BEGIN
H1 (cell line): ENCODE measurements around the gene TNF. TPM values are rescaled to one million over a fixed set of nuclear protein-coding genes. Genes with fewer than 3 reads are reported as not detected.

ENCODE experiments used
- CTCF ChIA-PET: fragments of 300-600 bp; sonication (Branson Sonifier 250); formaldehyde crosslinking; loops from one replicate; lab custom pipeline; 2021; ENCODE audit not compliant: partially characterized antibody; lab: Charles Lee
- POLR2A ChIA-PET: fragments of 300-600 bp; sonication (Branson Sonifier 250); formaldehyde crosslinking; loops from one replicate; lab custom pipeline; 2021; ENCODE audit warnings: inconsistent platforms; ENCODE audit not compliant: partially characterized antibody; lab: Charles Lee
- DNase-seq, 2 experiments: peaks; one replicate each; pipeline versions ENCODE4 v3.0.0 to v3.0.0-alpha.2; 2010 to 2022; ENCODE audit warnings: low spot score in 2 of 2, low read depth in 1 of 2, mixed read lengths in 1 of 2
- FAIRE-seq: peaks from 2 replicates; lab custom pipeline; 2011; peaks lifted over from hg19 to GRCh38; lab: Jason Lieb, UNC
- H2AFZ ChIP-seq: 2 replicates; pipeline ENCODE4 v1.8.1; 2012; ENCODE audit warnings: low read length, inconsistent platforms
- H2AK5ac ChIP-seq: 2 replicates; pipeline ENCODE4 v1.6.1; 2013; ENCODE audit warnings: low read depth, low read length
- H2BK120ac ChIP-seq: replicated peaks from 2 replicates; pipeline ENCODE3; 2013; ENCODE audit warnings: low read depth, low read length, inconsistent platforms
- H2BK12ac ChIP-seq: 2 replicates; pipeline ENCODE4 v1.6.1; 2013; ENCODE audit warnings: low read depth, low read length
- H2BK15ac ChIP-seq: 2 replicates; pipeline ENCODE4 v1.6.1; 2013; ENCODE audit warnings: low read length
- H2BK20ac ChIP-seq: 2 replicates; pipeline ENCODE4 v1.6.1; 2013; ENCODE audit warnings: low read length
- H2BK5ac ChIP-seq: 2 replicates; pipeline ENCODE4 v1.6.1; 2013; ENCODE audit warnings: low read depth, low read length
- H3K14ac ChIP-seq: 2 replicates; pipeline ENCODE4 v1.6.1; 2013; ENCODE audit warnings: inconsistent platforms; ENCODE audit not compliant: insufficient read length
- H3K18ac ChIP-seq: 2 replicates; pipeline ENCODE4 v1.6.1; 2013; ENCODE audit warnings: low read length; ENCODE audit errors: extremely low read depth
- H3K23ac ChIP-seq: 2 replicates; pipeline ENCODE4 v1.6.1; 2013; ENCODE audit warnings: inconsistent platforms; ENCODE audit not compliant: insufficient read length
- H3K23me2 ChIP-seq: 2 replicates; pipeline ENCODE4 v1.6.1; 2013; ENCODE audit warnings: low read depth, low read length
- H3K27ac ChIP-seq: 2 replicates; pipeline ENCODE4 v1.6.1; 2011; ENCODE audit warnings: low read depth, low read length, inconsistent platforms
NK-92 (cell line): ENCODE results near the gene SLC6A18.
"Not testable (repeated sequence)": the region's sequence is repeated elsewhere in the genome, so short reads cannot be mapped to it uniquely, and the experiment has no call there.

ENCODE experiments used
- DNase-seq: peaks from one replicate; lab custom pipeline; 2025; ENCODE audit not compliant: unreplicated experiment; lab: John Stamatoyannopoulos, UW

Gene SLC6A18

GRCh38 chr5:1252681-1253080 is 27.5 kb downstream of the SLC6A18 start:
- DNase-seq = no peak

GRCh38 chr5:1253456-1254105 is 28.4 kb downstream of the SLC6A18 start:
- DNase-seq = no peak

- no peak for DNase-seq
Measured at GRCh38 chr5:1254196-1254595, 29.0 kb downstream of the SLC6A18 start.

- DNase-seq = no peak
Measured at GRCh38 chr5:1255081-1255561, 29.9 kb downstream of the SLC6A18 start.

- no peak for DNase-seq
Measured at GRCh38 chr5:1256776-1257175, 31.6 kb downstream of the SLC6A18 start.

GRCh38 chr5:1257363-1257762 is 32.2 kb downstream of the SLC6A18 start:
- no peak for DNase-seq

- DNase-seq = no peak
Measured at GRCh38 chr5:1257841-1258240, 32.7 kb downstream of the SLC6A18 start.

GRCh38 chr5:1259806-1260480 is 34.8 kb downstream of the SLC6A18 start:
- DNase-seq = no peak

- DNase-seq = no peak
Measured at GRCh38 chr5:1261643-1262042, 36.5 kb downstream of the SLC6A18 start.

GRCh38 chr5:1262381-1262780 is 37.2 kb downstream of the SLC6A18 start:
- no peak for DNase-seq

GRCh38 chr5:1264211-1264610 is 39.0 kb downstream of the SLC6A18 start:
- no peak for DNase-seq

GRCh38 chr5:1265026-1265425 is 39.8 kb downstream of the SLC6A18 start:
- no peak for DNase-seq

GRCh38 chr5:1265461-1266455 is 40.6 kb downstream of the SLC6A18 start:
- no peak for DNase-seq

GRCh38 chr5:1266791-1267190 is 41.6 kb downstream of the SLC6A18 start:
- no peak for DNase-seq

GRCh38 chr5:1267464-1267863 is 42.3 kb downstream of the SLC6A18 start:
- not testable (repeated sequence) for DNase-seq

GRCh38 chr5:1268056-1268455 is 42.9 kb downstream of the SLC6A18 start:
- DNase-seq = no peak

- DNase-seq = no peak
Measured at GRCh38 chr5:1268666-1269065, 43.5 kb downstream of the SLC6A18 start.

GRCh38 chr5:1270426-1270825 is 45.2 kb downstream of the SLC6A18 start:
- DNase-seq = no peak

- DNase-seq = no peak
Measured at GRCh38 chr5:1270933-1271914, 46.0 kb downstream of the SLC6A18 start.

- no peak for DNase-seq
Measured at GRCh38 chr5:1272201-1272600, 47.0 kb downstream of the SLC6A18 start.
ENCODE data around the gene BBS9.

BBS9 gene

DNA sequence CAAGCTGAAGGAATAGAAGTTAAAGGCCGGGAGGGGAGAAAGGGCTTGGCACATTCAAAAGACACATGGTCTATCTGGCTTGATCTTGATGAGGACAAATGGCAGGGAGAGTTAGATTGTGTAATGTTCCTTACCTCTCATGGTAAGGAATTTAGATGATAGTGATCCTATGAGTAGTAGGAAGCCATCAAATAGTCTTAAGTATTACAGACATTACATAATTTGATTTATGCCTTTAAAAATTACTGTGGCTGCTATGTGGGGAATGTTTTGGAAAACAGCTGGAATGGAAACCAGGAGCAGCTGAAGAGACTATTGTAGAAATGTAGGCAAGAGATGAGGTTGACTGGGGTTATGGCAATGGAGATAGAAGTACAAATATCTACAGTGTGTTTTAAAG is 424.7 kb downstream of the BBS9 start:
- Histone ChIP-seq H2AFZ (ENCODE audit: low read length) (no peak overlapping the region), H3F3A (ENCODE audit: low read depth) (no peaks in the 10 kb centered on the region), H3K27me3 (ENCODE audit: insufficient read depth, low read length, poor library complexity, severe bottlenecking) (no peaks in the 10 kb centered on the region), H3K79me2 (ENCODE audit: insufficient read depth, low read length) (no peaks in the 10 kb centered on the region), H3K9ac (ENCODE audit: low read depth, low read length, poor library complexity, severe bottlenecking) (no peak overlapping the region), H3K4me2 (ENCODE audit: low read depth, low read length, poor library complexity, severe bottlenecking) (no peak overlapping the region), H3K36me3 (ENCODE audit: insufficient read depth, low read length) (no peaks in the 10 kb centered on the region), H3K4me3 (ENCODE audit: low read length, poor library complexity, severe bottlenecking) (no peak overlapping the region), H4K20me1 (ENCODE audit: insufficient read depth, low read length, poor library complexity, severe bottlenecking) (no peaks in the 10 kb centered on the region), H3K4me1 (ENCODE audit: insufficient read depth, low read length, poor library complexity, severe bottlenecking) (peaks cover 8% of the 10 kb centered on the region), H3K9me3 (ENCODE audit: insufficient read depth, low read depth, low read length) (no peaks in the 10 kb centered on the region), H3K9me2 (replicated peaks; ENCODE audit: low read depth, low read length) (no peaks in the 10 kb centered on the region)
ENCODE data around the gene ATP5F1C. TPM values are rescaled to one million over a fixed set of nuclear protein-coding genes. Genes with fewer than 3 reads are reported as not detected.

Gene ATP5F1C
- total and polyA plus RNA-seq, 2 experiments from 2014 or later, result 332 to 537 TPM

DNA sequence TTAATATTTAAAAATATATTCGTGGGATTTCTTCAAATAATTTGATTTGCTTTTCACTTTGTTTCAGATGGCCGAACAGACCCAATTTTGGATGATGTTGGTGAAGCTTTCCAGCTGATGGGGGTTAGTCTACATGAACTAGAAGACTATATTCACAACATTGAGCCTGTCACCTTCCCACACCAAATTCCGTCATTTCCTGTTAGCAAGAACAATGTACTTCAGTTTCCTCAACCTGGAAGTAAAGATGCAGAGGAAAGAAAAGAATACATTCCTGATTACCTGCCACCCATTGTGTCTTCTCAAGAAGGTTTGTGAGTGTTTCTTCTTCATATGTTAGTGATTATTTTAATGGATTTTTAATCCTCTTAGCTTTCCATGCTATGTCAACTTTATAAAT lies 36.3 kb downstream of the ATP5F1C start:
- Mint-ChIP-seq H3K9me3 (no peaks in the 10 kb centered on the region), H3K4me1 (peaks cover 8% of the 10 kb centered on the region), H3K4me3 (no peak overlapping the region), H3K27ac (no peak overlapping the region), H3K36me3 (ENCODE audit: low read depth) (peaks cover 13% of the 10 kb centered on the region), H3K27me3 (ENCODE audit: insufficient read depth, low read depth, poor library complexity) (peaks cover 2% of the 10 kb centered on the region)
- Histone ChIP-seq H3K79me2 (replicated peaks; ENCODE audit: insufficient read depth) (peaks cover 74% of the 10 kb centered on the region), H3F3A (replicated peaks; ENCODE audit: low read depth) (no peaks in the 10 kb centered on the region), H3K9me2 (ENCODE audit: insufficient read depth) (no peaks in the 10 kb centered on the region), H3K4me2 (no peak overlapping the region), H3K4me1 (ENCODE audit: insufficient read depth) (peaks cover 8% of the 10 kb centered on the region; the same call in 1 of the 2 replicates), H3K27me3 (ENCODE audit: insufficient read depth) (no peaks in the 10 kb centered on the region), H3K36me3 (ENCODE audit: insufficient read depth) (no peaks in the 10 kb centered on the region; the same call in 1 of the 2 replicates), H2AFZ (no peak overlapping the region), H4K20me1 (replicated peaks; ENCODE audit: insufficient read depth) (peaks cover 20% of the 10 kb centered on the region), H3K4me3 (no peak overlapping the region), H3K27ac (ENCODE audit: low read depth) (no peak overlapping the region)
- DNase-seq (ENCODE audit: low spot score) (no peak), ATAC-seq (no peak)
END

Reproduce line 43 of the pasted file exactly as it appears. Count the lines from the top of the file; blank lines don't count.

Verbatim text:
- no peak for DNase-seq